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Wednesday, August 22, 2012

Day 1: Hallux Limitus/Rigidus

     Day 1: Hallux Limitus/Rigidus (A Discussion of Cindy's Predictament)

     Hallux Limitus is a stiffening of the big toe joint. We normally need 60 degrees of upward motion in that joint to move properly for day to day activity. Various sporting activities require more motion than 60. By definition, Hallux Limitus is less than 60 degrees, and Hallux Rigidus less than 30 degrees. When should you treat this problem? Always if it gives you pain. Will Hallux Limitus always become a surgical problem? Definitely No! Years I have treated patients with this problem and only a few require surgery any given year, emphasis on a few unluckly ones. Some patients put up with more pain, some patients don't need to wear heels, yet many patients with severe Hallux Limitus/Rigidus do no have pain that is unmanageable. I believe it is best to treat all of these as a sore joint, get the soreness calmed down, and then gradually develop a program around keeping the joint in the 0 to 2 pain range.

     This brings us to an email via my blog of a patient complaining of joint stiffness who then underwent the basic of surgeries for this problem called a joint cleanout or arthroplasty or cheilectomy. These joint cleanouts, much like knee arthroscopies, can last forever in alleviating pain, or not work at all. Joint cleanouts need a year to two to heal since the joint surfaces are scraped and cartilage involved. Any time you have a surgery that involves cartilage and the potential for slow healing, be ready for a slow going. MRIs are the best way at track the healing process of cartilage, but it is best to wait 3-6 months between MRIs. Golden Rule of Foot: The disability of the patient must match the disability of the first 6 months post surgery to make it a reasonable option.

Email from Cindy

     Hi dr blake, been reading your blog for quite some time, especially the HR posts. Used it to make what I thought was a good decision to have surgery March 7th of this year (she is 5 months post op at the time of the email). I had been told i had HR 2 years ago, after living with what i thought was bunions for many years. went to the podiatrist because of pain under my 3 and 4th toes, and much stiffness in the big toe. I love to hike and that was becoming increasingly difficult. even biking was painful because my toes would go numb.  I work retail, and have been wearing dansko shoes for several years, had a carbon plate made to put in some other shoes, also wore "rocking" sneakers - all of which helped a little.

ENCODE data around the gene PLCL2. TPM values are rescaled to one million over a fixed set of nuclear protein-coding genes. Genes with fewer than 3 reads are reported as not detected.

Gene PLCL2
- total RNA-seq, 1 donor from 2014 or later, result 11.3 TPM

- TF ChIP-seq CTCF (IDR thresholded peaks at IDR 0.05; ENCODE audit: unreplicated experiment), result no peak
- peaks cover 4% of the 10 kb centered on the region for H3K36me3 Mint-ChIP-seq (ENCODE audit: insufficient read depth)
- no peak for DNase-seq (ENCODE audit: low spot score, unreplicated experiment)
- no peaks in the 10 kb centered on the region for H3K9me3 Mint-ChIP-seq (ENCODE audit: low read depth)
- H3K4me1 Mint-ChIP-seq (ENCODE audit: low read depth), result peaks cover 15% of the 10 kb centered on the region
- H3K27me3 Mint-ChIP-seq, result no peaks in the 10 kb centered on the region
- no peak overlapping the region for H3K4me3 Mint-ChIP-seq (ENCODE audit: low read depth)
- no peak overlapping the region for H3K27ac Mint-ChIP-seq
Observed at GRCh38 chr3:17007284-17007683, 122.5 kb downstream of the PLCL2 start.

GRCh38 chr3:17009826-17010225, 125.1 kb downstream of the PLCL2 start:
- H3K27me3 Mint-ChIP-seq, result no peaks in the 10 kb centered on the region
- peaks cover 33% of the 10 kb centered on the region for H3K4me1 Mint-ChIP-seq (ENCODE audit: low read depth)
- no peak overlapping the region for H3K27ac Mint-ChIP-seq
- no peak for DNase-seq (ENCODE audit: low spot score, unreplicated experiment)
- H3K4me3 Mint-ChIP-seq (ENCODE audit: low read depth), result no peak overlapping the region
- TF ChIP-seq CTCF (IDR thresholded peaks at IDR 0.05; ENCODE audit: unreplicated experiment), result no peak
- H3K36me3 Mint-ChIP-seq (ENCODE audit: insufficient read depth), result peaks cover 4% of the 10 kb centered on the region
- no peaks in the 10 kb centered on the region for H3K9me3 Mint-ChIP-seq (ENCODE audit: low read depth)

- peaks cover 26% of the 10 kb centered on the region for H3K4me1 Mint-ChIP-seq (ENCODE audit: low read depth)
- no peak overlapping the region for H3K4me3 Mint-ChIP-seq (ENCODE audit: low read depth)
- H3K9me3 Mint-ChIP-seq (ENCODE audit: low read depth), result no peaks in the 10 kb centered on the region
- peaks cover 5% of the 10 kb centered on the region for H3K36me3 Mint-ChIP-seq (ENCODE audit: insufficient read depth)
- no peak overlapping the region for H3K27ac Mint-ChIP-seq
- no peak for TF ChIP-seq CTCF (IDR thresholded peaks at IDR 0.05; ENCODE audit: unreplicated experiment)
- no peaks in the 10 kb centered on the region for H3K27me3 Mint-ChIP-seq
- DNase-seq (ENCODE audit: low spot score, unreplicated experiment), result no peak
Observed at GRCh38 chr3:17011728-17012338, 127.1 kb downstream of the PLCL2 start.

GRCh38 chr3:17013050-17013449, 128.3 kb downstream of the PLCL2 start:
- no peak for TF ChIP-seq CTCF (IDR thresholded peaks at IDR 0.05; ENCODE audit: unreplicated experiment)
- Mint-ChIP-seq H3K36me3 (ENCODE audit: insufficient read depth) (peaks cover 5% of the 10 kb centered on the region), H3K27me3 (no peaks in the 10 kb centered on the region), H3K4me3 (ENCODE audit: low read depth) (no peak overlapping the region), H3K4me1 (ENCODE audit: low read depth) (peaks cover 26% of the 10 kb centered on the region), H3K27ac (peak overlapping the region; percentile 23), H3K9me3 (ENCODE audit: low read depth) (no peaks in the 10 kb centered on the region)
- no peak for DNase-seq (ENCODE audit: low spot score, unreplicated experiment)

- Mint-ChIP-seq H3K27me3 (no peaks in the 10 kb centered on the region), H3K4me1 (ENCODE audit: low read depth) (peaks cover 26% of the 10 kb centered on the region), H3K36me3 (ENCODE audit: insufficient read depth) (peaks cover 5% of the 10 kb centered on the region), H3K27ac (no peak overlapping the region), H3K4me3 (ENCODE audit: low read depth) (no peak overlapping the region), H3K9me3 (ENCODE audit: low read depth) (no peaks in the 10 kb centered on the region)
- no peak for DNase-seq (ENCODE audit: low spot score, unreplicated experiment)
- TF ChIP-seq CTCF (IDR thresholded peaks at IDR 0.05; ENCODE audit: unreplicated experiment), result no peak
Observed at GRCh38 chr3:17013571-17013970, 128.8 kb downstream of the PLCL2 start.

Anyway, decided i wanted to try and make life easier (ha!) so went for surgery. I had a chilectomy and first mtp joint (big toe joint) shortening.  All seemed to heal very slowly - i was told not to go for physical therapy by the podiatrist, but after several months I could not walk properly and thought pt might help.  I have a great pt who is very specialised in feet (wish i had found her before the surgery - she would have told me not to bother). she fixed the adhesion and helped me learn to walk again with the aid of hiking poles. I am back in my dansko shoes with a limp but am now having pain in my big toe joint where i never had it before.

     I am despairing now of being able to walk properly without pain.  All the podiatrist could suggest was surgery again to fuse the joint completely - would that be a solution or should i leave well alone for another 12 months or so? I still have quite a bit of swelling -another thing that my pt works on with a laser and massage. I do use ice and elevation after a day at work, but am pretty depressed about the outcome. I know that the rest of my body is affected from years of walking incorrectly, my ankles are pretty rigid, my knees are out of alignment and my hips and back suffer because of my odd walking habit. I am only 54 years old, played tennis and walked several miles a day until last year.